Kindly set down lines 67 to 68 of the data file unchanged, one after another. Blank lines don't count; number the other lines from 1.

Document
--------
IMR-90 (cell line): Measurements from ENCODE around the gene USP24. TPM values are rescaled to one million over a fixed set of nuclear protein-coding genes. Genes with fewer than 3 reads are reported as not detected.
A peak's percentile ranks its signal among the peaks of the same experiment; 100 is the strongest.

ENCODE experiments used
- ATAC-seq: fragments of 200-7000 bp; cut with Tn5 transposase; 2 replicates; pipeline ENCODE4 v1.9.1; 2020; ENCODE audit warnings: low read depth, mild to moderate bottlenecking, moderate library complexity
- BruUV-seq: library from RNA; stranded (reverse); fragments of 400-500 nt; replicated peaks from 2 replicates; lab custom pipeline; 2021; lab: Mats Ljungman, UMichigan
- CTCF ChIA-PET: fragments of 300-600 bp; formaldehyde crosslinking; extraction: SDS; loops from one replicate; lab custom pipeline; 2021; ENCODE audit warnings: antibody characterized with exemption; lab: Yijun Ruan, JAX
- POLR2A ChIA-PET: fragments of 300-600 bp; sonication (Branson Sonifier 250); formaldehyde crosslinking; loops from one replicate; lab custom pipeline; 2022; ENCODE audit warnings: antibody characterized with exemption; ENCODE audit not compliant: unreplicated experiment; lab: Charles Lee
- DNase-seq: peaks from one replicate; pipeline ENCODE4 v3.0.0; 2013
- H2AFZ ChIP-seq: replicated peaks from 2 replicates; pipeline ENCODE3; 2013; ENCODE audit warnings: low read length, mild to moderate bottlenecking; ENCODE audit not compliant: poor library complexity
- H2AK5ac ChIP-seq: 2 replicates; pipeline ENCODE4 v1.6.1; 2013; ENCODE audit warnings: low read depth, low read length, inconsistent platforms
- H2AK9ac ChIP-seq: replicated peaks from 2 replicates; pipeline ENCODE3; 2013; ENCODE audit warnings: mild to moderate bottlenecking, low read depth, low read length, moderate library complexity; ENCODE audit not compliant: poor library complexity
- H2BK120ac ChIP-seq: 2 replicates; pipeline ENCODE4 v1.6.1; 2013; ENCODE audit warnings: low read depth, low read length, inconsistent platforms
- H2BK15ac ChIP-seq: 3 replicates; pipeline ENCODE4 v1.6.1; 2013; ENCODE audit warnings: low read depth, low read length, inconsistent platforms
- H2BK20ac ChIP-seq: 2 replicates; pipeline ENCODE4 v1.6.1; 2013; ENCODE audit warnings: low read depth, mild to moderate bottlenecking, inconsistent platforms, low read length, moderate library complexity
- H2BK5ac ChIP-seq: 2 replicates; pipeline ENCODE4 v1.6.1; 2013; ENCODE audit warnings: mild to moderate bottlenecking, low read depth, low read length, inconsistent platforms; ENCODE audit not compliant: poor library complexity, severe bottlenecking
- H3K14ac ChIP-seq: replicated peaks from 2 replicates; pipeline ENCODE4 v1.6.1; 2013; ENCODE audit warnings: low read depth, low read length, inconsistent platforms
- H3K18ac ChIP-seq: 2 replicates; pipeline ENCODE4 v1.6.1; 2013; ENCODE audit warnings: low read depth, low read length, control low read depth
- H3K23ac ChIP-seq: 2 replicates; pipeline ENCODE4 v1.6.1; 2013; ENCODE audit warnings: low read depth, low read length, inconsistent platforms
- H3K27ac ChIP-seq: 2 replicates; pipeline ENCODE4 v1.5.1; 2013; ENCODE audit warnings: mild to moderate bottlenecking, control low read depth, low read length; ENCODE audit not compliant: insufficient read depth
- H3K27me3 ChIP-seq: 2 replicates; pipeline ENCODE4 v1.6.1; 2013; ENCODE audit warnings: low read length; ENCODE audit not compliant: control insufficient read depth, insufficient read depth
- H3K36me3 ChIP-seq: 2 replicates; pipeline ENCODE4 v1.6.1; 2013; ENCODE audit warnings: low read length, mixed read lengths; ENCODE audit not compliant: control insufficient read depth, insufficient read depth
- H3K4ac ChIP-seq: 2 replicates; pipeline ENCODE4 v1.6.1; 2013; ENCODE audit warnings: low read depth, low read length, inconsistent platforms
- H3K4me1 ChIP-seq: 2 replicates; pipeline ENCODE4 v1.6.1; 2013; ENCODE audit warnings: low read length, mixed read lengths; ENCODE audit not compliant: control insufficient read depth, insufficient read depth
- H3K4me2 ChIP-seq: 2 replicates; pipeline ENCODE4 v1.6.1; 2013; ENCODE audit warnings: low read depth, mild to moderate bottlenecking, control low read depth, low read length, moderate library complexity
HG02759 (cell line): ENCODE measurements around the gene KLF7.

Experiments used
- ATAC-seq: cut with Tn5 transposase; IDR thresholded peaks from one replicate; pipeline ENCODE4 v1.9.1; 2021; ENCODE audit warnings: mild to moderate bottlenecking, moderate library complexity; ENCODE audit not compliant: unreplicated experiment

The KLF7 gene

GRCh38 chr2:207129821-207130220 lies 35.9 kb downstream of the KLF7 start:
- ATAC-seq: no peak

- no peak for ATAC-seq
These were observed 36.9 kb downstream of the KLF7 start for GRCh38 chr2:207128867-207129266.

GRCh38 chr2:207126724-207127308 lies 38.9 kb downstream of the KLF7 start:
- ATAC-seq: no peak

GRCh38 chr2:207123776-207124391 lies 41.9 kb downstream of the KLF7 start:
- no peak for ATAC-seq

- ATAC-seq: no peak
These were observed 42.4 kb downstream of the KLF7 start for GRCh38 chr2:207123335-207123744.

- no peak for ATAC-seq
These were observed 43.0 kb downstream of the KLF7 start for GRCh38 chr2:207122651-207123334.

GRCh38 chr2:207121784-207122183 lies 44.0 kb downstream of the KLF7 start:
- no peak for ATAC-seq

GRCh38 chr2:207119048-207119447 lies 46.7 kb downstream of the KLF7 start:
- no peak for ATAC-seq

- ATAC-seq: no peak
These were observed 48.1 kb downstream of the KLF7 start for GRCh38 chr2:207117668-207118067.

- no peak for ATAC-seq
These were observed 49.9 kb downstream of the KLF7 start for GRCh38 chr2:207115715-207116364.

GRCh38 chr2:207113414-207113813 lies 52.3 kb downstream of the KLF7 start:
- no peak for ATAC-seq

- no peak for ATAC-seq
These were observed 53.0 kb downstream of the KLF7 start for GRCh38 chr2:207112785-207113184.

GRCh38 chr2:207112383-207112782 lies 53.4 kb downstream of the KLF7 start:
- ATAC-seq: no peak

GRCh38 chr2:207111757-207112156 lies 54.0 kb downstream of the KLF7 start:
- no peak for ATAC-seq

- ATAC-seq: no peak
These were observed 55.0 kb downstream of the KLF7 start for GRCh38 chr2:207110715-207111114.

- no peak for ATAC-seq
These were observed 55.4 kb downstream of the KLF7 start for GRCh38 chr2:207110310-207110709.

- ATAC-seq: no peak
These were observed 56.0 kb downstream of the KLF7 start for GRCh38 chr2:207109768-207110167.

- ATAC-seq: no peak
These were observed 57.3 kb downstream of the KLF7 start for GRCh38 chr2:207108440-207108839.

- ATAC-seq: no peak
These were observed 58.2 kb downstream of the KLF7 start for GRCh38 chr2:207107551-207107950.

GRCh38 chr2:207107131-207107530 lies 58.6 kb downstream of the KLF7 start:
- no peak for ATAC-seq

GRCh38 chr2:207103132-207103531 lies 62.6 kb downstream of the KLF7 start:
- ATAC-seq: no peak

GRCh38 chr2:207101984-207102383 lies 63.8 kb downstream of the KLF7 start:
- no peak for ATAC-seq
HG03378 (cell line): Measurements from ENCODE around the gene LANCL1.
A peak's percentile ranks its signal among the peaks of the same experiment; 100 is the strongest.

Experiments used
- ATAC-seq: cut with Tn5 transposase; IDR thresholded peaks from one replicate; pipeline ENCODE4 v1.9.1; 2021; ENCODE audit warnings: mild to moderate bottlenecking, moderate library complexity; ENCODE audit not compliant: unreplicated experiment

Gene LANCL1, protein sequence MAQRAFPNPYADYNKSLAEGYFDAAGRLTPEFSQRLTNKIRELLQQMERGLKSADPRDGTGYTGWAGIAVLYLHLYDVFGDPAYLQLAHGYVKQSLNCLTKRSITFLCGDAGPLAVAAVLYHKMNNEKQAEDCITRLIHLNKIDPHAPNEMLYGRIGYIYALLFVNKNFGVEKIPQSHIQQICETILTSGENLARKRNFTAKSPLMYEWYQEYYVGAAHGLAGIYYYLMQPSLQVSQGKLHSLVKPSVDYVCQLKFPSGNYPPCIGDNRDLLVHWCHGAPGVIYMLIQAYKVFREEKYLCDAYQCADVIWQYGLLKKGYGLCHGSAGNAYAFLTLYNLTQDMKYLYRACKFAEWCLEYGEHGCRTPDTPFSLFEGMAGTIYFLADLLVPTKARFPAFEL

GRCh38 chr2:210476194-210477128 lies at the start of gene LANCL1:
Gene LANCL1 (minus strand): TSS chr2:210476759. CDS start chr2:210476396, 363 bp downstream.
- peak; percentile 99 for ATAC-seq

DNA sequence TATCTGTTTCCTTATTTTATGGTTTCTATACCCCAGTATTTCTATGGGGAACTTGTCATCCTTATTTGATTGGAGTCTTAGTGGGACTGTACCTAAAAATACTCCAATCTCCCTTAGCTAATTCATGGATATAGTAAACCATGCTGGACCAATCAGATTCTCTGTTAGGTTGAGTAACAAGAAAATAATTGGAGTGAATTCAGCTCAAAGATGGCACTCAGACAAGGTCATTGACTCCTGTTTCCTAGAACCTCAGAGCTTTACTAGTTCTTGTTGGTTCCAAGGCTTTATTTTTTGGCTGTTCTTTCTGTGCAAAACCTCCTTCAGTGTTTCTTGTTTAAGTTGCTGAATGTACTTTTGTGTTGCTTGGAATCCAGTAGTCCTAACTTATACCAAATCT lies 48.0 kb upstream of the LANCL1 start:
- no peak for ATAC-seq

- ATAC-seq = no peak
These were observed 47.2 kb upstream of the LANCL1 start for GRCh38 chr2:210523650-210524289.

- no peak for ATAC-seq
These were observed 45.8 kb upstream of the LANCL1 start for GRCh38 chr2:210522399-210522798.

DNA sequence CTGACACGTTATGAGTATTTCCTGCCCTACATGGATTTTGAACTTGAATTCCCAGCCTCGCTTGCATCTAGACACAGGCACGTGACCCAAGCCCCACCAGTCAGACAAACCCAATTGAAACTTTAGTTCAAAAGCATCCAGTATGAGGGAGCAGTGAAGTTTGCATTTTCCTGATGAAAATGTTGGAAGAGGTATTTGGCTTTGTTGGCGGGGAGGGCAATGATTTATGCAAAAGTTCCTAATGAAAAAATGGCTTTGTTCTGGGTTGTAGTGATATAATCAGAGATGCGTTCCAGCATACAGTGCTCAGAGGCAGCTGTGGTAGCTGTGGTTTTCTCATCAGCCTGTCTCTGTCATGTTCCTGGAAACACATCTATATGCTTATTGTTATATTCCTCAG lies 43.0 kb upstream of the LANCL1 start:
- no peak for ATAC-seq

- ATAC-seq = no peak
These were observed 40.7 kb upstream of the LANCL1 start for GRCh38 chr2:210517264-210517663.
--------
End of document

GRCh38 chr2:207107131-207107530 lies 58.6 kb downstream of the KLF7 start:
- no peak for ATAC-seq